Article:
Unemployment: No Help In Sight

by Project Censored

During the 2012 election, neither presidential candidate provided a concrete solution to our current job market crisis. This is because high unemployment is desirable for corporations as it boosts profitability by lowering wages. Instead of implementing public policies to create jobs, the Federal Reserve is printing large quantities of money, risking super inflation.

Corporations are only hiring workers in order to increase profits. With jobs becoming scarcer, corporations can lower wages and still gain employees. This greatly affects college students as they are graduating with higher debts, but struggling to find jobs that pay enough to pay these debts off.

Those who do not find jobs are forced to join the 12.5 million people who are officially unemployed or the 9.5 million who are “unofficially” unemployed. The “unofficially” unemployed are the ones not actively looking for work, “discouraged workers,” part-time workers who want to work full-time work. The people who have quit looking for a job are no longer counted in the official unemployment statistic, giving a false sense that the job market is improving.

A large number are seeking to wait out the recession by returning to school and are now graduating; a record 30 percent have bachelor degrees, a number that is expected to rise. The increasing number of graduates will drive up unemployment, while those lucky enough to find jobs aren’t finding one capable of paying off their massive student loans. The trillion-dollar student loan business is yet another example of wealth transference from bottom to top: students borrow money from the wealthy, and pay them back with interest, sometimes exorbitant interest.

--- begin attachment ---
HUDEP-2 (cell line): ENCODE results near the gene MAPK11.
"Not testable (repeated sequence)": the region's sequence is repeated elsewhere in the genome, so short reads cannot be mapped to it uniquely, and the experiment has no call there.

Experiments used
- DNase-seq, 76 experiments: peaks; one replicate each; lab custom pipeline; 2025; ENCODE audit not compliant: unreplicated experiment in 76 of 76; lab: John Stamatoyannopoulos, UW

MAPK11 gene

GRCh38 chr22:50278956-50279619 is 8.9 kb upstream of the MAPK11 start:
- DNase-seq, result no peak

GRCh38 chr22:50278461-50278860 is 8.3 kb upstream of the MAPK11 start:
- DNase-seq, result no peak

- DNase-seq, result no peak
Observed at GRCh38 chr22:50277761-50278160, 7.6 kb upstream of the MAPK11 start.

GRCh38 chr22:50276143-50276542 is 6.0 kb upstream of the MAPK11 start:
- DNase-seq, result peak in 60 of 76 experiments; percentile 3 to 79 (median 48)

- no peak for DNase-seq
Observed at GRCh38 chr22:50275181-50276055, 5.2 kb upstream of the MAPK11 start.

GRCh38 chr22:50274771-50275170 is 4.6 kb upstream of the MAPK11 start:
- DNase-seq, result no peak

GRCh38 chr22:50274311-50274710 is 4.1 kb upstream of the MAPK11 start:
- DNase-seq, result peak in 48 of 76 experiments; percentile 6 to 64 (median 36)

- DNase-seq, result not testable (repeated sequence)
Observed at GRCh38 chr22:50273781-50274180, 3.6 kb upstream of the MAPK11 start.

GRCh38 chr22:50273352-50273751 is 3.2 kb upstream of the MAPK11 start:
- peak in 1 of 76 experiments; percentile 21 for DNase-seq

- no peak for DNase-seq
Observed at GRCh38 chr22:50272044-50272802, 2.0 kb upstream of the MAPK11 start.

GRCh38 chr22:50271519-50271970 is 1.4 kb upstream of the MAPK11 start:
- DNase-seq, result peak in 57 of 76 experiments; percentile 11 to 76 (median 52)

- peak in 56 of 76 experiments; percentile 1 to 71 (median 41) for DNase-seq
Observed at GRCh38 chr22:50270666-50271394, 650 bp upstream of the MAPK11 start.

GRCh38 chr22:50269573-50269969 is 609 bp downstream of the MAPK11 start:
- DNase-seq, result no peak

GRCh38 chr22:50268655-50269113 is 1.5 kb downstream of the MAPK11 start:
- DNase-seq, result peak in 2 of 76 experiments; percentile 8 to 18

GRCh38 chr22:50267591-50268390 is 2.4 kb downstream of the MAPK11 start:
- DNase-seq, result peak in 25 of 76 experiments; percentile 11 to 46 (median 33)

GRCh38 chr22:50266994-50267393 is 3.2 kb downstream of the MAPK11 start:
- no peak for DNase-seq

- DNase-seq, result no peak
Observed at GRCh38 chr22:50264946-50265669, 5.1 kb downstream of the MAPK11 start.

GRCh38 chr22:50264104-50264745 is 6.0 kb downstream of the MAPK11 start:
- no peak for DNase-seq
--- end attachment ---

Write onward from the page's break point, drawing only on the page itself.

The new “private sector” jobs that Obama constantly brags about are much lower paying than the jobs they are replacing.   According to a study performed by the National Employment Law Project, 58 percent of all new post-recession jobs come with wages below $14.00 an hour, i.e. a not a living wage.

Article Name: “Unemployment and Hopelessness. The Job Crisis and the US Elections”
Author: Shamus Cooke
Source: Global Research, 9/18/12

Student Evaluator: Sam Sorrell, Sonoma State University
Faculty Evaluator: Keith Gouveia, Sonoma State University